Most of us suffer from imposter syndrome from time to time. According to the Oxford English dictionary, imposter syndrome is defined as “the persistent inability to believe that one’s success is deserved or has been legitimately achieved as a result of one’s own efforts or skills.” I think this colloquialism captures more, too, such as not believing in one’s ability to do something one has not yet done, or at least not successfully so. Here’s what I think about imposter syndrome in a nutshell – it holds us back, and it’s bulls*it. We don’t have to fall prey to it.

Consider this truth (that I’ve shared before on the blog, and if you’ve worked with me, you hopefully understand this at a deep level): our thoughts drive our feelings. Our feelings drive our actions. And our actions inevitably create our results. This simple mental progression comes straight out of cognitive behavioral psychology and is also highlighted by many world philosophies.

Understanding this, if you are living in or even just dabbling in imposter syndrome, you will avoid doing the hard things that will grow you as a business owner, professional of any kind, side gigger, or in any area of your life in which this syndrome appears. Your lack of belief in yourself will generate insecurity at best, which will drive ineffective actions or total avoidance, and whatever growth you are seeking, financially or otherwise, simply will not happen. 

I read an amazing quote on imposter syndrome recently that really resonated with me: real imposters don’t have imposter syndrome. So if you have it, you’re likely not actually an imposter (so good, right?).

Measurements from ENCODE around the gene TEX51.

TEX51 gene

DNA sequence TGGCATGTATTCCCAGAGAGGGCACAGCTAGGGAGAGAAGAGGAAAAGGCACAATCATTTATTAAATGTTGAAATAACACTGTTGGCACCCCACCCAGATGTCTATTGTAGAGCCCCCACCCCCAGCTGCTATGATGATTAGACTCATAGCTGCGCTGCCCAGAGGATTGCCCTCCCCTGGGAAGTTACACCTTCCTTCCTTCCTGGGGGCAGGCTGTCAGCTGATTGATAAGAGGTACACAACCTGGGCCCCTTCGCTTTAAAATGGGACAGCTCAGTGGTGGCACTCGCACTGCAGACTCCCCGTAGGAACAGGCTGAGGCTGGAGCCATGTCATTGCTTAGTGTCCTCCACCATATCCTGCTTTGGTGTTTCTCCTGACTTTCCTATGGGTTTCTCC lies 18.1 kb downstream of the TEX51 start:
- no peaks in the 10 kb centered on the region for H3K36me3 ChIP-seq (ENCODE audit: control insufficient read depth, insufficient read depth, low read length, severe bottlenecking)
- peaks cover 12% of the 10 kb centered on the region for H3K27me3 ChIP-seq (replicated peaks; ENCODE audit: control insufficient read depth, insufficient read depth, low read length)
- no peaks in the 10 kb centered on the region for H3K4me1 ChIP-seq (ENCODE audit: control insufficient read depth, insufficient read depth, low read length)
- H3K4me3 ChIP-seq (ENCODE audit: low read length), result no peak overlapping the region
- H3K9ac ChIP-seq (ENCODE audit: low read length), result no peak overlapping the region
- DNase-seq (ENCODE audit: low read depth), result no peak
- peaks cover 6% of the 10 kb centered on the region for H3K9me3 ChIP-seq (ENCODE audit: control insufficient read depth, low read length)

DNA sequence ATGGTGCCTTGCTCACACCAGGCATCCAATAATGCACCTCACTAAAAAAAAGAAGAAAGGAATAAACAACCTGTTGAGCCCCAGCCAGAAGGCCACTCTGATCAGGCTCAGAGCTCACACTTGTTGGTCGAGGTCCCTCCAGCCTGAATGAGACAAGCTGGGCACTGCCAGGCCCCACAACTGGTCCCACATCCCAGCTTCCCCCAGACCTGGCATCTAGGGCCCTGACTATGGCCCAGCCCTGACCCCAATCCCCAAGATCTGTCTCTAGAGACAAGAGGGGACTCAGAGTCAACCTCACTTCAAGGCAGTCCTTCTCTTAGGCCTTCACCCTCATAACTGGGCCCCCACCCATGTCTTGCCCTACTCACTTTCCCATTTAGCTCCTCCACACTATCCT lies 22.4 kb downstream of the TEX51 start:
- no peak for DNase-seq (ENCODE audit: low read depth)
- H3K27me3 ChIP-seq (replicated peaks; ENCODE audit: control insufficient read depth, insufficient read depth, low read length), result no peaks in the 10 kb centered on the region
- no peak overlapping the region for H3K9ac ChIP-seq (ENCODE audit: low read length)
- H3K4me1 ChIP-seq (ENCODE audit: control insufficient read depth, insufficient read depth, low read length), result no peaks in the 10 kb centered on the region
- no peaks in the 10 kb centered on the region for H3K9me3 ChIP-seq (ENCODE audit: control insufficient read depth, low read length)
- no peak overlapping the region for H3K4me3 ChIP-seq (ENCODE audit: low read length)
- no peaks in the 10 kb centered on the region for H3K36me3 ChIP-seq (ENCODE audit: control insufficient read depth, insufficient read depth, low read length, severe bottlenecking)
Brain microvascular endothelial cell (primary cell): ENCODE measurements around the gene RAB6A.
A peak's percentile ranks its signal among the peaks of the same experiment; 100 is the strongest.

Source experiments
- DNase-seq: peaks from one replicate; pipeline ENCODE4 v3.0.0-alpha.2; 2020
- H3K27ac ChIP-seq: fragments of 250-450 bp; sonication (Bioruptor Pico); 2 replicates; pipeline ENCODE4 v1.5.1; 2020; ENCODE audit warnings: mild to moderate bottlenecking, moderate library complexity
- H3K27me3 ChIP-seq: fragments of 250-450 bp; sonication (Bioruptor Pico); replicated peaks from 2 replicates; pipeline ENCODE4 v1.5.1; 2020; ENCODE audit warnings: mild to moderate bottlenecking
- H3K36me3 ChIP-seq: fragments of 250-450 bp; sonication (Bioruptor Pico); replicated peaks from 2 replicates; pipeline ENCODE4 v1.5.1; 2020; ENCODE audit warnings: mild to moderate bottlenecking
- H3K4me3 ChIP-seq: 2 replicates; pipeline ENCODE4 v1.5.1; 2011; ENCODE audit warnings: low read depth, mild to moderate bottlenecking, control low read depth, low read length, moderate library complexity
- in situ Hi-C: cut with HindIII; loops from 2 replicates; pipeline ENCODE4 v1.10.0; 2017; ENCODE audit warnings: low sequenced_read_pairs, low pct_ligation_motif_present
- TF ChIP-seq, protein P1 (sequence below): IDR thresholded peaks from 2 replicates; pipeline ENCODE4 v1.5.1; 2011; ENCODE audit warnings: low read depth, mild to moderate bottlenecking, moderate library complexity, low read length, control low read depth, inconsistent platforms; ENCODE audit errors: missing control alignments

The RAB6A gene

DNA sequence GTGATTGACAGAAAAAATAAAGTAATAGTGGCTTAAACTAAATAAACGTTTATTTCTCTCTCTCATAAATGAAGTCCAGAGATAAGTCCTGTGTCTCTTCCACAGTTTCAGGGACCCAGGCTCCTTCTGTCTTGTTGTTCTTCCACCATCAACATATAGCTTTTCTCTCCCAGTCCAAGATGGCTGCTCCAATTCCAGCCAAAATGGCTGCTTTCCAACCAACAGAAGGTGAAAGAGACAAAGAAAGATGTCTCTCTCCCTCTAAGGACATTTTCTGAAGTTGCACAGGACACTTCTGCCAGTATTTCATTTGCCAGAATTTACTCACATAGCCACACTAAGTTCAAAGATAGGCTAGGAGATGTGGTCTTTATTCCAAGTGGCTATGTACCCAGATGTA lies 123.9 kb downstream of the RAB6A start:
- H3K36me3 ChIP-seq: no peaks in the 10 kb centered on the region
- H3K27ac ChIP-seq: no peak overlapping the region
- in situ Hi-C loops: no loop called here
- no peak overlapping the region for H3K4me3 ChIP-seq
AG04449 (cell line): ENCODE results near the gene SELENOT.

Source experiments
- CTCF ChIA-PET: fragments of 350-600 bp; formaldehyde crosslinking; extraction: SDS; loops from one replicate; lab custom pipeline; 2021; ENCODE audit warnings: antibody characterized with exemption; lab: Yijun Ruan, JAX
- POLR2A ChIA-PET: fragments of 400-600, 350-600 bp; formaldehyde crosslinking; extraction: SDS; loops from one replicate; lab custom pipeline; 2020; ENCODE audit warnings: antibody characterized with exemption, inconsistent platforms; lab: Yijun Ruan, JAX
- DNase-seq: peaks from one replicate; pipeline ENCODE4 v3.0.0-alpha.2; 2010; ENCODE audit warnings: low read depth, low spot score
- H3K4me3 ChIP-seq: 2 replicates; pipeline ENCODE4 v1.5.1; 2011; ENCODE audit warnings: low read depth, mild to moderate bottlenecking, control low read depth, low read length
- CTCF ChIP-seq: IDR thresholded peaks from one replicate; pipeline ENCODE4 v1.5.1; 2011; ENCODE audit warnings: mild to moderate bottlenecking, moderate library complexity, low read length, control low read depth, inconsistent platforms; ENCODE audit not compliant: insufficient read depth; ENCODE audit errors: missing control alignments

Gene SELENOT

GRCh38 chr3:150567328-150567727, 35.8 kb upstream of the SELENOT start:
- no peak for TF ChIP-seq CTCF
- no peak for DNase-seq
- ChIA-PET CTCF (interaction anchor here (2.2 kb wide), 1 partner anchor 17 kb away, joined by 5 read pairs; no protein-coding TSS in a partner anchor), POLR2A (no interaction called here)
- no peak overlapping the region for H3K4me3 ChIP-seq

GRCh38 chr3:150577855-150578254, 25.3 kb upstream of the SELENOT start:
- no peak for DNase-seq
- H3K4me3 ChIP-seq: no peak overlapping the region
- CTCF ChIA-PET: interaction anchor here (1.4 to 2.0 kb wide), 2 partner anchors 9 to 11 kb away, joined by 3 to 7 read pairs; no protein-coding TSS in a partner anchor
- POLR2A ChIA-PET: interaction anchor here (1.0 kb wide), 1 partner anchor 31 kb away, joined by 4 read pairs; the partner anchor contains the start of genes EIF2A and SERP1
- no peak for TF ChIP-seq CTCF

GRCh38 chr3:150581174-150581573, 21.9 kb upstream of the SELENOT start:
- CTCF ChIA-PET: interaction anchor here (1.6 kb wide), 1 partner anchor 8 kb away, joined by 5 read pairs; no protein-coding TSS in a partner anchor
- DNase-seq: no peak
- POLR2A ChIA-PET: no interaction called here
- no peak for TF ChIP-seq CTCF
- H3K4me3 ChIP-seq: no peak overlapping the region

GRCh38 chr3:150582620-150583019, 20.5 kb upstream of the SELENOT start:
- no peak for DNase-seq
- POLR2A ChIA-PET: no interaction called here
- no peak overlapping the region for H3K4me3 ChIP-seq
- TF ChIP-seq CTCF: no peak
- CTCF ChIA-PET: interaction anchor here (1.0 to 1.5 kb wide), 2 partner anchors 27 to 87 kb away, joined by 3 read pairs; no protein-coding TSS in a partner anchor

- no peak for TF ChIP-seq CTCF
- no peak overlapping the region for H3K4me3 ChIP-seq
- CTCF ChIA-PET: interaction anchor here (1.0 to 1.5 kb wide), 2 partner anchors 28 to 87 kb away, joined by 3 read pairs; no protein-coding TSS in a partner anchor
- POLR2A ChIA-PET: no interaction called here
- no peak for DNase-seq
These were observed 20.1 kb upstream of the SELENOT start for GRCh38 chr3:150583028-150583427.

Here’s the thing: you don’t have to be the GOAT or a verified expert to sidestep imposter syndrome. You can recognize that you have strengths and also weaknesses; we all do. You can work to amplify your strengths and mitigate your weaknesses. All while believing that you are good enough.

If you recognize that imposter syndrome is holding you back in some way, consider these mindset hacks to kick it to the curb:

  1. Make a list of all the things you are good at in the relevant area (I promise you will find some).
  2. Review the list daily to remind yourself of your strengths.
  3. Identify 3-5 things you could work on to grow your skills.
  4. Brainstorm 1-2 ways you could do so for each area of growth (this could be either a relative strength or a relative weakness).
  5. Schedule these into your weekly calendar.
  6. Create a list of 3-5 empowering thoughts that you believe to be true about yourself in this area (even if you also have doubting thoughts, pick just the empowering ones). Examples:
    1.  I know what I’m doing
    2. I offer value to my clients
    3. I’m good at (insert a skill or two or three here)
  1. Review this list daily for a month.

If you only want to do one or two of the above, numbers 6 and 7 are the primary things that will drive a shift in your self-perception. Self-perception drives reality, so don’t underestimate the power of intentional thought creation. Of all the coaching tools I know (and I know a lot), it’s my number one go-to, each and every time.